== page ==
International standards for financial market infrastructures to apply to stablecoin arrangements


International standards for financial market infrastructures to apply to stablecoin arrangements

11 October 2021

Regulatory News Alert


On 6 October 2021, the Committee on Payments and Market Infrastructures (CPMI) and the International Organization of Securities Commissions (IOSCO) published preliminary guidance (“the Guidance”) for public consultation. This confirms and clarifies that Stablecoin Arrangements (SA) should observe international standards for payment, clearing and settlement systems as set out by the Principles for Financial Market Infrastructures (PFMI).

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Distinctive SA features

The SA “transfer function” enables the transfer of coins between users. It typically entails the operation of a system, a set of rules for the transfer of coins between participants, and a mechanism for validating transactions. An SA transfer function is comparable to the transfer functions of other types of Financial Market Infrastructure (FMI). As a result, it is considered an FMI for the purpose of the PFMI and, if determined by relevant authorities to be systemically important, the SA would be expected to observe all the PFMI’s relevant principles.

SAs may have some notable and novel features compared with existing FMIs, such as:

  • The potential use of settlement assets that are neither central bank money nor commercial bank money and carry additional financial risk;
  • The interdependencies between multiple SA functions;
  • The degree of decentralization of operations and/or governance; and
  • A potentially large-scale deployment of emerging technologies, such as distributed ledger technology (DLT).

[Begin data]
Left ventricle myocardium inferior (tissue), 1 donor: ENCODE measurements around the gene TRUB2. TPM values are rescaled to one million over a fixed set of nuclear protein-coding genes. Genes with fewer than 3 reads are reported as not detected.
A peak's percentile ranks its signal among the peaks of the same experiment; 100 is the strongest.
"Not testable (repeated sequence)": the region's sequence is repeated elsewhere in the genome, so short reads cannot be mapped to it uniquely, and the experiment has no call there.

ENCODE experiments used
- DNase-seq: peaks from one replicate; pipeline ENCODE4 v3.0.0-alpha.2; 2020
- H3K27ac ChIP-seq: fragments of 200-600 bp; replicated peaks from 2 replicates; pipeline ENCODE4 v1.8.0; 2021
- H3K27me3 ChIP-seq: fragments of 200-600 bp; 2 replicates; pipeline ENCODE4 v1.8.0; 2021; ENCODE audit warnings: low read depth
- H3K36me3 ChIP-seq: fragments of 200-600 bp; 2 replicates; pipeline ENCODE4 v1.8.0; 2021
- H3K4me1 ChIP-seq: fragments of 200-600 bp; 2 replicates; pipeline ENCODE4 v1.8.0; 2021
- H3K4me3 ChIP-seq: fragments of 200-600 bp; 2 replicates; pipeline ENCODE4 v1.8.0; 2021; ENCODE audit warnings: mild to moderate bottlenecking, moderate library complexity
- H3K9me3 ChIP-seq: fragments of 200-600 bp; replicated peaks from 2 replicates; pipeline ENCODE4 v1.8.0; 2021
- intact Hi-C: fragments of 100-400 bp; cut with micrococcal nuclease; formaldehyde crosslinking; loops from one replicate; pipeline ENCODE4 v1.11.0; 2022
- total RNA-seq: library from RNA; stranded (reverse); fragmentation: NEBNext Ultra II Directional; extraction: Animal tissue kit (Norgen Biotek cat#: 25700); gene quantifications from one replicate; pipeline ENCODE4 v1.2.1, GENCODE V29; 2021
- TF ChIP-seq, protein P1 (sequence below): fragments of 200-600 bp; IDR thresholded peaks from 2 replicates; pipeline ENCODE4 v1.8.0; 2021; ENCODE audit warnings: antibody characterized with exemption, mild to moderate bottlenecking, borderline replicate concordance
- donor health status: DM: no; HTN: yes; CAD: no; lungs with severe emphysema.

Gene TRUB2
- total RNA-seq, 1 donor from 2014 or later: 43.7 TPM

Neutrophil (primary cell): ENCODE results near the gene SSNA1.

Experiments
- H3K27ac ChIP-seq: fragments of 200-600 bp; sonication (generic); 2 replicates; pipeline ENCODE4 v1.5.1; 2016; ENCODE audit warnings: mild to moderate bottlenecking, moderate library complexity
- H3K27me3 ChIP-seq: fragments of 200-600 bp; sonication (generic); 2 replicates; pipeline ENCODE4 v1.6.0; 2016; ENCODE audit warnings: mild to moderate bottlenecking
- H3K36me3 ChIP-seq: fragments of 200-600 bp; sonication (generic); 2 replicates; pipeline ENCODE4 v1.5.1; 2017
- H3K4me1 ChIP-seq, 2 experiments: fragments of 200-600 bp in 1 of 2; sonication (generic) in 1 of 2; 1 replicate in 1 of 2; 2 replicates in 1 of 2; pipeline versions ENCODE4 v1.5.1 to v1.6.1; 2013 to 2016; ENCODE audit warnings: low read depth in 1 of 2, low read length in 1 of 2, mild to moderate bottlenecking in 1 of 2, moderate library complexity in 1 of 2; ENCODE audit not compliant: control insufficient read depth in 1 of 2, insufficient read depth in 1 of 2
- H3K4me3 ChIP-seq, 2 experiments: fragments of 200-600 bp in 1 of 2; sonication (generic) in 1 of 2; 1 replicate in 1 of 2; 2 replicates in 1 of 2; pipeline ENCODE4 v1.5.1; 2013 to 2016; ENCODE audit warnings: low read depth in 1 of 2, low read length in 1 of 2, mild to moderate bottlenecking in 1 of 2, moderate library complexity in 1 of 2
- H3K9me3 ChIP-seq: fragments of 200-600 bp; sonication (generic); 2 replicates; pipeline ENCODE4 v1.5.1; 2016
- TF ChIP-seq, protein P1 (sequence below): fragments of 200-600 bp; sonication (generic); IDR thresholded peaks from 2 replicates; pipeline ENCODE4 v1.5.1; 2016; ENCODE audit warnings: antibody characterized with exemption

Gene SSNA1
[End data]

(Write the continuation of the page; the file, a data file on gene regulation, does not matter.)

Therefore, the Guidance focuses on the PFMI’s application regarding these specific features of SAs, and should be read in conjunction with the relevant principles, key considerations and explanatory notes provided in the PFMI.

Considerations for determining an SA’s systemic importance

The PFMI apply to systemically important FMIs. Certain types of FMIs—central counterparties, central securities depositories, securities settlement systems and trade repositories—are presumed to be systemically important at least in the jurisdiction where they are located. Whereas there is no such presumption for payment systems and they are evaluated individually.

In this context, the Guidance identifies four overarching considerations (along with more granular underlying factors) to help authorities assess the systemic importance of an SA:

  1. The SA’s size: whether the stablecoin is used as a principal payment or settlement mechanism for the jurisdiction or the market it serves, based on the number of stablecoin users and number and value of transactions and stablecoins in circulation;
  2. The nature and risk profile of the SA’s activity: the type of stablecoin users, e.g., retail customers, financial entities and type or nature of transactions;
  3. The SA’s interconnectedness and interdependencies: whether there are significant connections with the real economy and financial system; and